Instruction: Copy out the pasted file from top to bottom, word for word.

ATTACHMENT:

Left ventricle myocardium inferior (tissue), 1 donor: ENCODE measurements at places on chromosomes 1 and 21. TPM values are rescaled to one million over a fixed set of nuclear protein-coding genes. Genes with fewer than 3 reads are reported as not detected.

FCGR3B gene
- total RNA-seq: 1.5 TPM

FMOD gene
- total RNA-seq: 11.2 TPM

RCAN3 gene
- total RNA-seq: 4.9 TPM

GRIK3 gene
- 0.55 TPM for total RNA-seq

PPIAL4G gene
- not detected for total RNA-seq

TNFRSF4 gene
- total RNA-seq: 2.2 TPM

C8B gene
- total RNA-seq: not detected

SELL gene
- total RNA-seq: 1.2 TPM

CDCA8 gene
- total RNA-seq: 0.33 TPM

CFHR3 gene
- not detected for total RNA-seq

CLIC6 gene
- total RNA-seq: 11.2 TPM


Left ventricle myocardium inferior (tissue), 1 donor: ENCODE measurements at places on chromosomes 1 and 21. TPM values are rescaled to one million over a fixed set of nuclear protein-coding genes. Genes with fewer than 3 reads are reported as not detected.

FCGR3B gene
- total RNA-seq: 1.5 TPM

FMOD gene
- total RNA-seq: 11.2 TPM

RCAN3 gene
- total RNA-seq: 4.9 TPM

GRIK3 gene
- 0.55 TPM for total RNA-seq

PPIAL4G gene
- not detected for total RNA-seq

TNFRSF4 gene
- total RNA-seq: 2.2 TPM

C8B gene
- total RNA-seq: not detected

SELL gene
- total RNA-seq: 1.2 TPM

CDCA8 gene
- total RNA-seq: 0.33 TPM

CFHR3 gene
- not detected for total RNA-seq

CLIC6 gene
- total RNA-seq: 11.2 TPM